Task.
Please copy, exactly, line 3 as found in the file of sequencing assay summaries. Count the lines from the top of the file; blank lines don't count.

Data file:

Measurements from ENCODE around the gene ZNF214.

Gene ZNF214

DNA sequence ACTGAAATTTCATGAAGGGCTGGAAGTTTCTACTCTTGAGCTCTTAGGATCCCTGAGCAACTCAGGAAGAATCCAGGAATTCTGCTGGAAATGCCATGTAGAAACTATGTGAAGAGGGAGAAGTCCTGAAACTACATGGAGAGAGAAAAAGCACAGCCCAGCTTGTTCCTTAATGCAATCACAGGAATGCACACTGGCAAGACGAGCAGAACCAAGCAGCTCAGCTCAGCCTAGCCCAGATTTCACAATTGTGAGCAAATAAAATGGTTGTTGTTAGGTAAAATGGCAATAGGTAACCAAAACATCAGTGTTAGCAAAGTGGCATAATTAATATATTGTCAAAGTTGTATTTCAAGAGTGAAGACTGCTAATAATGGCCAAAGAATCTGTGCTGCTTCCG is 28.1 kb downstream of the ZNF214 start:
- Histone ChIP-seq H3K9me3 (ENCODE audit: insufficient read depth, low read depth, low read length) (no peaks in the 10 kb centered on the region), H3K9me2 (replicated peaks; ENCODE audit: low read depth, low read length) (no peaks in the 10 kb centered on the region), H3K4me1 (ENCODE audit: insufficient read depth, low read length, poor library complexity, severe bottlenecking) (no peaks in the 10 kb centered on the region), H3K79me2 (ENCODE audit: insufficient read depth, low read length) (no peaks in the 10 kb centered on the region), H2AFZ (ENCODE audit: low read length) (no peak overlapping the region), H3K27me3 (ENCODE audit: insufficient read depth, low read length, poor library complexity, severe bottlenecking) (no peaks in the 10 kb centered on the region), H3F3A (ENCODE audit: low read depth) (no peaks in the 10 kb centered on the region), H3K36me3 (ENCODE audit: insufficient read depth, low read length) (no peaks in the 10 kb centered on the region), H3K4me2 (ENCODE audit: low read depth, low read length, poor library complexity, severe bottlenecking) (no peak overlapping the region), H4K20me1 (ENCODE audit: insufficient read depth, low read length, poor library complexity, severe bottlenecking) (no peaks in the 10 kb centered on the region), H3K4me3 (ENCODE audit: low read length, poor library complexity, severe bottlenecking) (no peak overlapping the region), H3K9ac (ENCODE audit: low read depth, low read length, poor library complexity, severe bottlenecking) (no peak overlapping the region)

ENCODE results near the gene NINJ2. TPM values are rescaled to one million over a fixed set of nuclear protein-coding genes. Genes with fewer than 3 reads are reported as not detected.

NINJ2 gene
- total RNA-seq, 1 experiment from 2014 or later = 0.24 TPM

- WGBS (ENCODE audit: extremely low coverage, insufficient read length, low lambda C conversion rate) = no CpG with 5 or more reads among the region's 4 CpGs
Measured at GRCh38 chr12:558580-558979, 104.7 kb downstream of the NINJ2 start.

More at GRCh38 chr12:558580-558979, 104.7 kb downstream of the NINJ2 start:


DNA sequence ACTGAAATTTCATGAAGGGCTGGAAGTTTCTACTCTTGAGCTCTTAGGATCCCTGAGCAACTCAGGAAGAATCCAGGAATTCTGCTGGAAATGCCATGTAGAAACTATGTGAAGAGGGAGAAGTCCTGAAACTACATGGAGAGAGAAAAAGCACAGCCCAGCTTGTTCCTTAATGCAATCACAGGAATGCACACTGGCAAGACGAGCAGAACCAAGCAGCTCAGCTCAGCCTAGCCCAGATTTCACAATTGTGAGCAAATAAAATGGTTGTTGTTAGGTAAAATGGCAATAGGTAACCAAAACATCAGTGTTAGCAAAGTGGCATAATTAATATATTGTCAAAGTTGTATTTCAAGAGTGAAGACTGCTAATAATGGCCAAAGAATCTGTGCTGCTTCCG is 28.1 kb downstream of the ZNF214 start: